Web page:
#MAKEWORKWORK FOR THOSE AFFECTED BY NEUROLOGICAL DISORDERS AND CHRONIC PAIN CONDITIONS

bmp-nov29

Breakfast Meeting of the MEP Interest Group on Brain, Mind and Pain
hosted by Jeroen Lenaers MEP.

November 29th 2016 from 8.30h – 10.00h
Member’s Salon, European Parliament, Brussels

MEP Jeroen Lenaers opened the meeting by commending – once again – the high turnout and ongoing interest in the work of the Interest Group.

He said that, so far, the Interest Group has been ‘more than just a talking shop’ and has achieved some tangible results in the form of amendments to the EU Strategic Framework on Health and Safety at Work, for example.

He said the recently launched Written Declaration was another step forward in successful advocacy for those affected by neurological and chronic pain conditions, in relation to employment issues.

Speaker 1: Antonella Cardone, Executive Director, Fit for Work Global Alliance, The Work Foundation, Lancaster University

Antonella Cardone began by emphasizing the link between health and work: ‘Good work has been shown to improve health outcomes, and good health enables people to be productive workers,’ she said. However, there is a lack of integration between health systems and employment and welfare policy – which must be addressed.

She stressed that a focus on health at work is more important than ever due to the ageing workforce, later retirement and the increasing prevalence of chronic diseases. If people are expected to work longer, then more must be done to ensure that they are healthy and capable to do so.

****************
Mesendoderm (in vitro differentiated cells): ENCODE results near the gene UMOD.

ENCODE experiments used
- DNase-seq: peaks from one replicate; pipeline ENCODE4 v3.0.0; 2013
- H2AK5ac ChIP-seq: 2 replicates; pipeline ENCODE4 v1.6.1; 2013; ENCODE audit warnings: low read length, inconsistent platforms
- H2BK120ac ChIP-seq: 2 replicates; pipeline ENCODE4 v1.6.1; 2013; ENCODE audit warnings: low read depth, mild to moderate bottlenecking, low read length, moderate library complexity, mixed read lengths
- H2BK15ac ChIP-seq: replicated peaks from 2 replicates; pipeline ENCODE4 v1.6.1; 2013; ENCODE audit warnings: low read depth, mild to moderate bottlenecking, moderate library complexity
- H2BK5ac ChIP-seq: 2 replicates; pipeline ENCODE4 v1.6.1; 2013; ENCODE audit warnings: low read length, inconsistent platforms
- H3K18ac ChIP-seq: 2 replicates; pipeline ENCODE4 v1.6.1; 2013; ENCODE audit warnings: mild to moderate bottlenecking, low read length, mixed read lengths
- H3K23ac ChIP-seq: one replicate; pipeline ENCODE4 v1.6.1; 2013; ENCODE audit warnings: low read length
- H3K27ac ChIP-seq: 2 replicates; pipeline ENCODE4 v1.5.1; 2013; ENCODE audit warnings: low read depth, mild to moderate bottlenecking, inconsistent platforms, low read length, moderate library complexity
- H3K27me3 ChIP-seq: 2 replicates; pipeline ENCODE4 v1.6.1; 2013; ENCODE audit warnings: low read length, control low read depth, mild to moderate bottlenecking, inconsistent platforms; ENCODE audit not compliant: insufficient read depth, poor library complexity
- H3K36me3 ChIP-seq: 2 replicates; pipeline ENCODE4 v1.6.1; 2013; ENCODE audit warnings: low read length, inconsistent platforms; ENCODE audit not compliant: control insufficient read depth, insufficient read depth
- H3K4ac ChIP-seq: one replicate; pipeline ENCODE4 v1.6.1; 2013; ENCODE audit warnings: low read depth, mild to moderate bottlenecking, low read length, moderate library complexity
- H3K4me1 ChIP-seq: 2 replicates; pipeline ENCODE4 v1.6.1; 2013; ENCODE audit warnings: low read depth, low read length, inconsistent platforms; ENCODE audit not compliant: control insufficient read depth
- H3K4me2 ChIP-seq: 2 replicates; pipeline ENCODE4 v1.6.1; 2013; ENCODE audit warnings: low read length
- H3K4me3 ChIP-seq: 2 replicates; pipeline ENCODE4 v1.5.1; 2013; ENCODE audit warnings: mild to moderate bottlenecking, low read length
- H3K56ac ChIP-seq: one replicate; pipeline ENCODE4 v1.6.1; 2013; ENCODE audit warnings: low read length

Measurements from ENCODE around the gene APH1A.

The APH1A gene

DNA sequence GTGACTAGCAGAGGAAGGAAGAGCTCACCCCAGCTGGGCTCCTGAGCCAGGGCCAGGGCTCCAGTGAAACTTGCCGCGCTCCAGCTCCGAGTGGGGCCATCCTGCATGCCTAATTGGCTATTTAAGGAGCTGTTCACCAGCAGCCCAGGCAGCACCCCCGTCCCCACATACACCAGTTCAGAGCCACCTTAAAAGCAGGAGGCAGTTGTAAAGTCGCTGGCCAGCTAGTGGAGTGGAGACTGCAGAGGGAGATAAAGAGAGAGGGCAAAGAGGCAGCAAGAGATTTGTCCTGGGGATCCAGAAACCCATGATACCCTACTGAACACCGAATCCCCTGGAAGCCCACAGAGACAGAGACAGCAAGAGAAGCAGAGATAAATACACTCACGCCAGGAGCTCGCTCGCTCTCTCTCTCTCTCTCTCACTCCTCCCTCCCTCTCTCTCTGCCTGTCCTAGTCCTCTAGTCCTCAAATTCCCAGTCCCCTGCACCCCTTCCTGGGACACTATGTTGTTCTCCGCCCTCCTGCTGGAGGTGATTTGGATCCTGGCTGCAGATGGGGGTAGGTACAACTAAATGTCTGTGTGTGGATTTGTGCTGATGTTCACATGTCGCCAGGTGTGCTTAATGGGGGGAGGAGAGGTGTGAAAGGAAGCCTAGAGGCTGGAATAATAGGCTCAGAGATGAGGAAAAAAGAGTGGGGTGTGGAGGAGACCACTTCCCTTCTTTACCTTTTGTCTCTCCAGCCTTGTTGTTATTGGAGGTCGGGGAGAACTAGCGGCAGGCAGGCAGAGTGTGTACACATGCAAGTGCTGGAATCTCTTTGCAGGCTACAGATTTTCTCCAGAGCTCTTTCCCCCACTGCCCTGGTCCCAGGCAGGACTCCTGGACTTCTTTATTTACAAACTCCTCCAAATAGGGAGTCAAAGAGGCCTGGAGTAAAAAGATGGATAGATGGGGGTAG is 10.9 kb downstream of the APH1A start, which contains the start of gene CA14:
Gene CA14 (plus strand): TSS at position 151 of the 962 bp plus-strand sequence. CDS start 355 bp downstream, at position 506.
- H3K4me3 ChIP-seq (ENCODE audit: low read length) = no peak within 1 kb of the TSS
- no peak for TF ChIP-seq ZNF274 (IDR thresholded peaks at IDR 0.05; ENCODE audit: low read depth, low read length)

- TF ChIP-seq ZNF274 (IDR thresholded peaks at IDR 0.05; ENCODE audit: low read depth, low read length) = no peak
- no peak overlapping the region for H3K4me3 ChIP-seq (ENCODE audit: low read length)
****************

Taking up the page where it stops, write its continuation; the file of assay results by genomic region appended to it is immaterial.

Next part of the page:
She listed the wider societal implications of poor workforce health. For example:

  • Reduced Productivity
  • Early withdrawal from the workforce
  • Increased social exclusion and poverty
  • Impact on family and carers
  • Reduced tax revenue
  • Increased welfare spending
  • Increased healthcare costs

 

She, then, quoted an occupational therapist working with schizophrenia patients, who said: ‘People’s aspirations are to have a girlfriend, a job, a new house. They don’t say “I want less symptoms”.’

This, she said, illustrates why work should be regarded as a clinical outcome – which is often not the case in practice.

In theory, governments across Europe aim to take the societal perspective – which includes consideration of the impact of a healthcare intervention on the patient’s ability to work and the economic effect

In reality, she said, we see that a health care system perspective is taken – covering only those costs and benefits of immediate relevance to the health care system.

However, she said that return on the investment can – and should – be also shown through productivity, job retention or Return-To-Work.

She also stressed that health investment decisions should consider the therapeutic benefits that good work can bring. It should explore, too, how early interventions – such as reasonable accommodations at work – can play a significant role beyond drugs and devices.

She concluded by quoting from the OECD’s recently published Health at a Glance, which states:

Although health and labour market policies are often formulated independently of one another, this chapter has shown the need for greater intersectoral collaboration. Both labour market and health outcomes would greatly benefit from improved policy integration.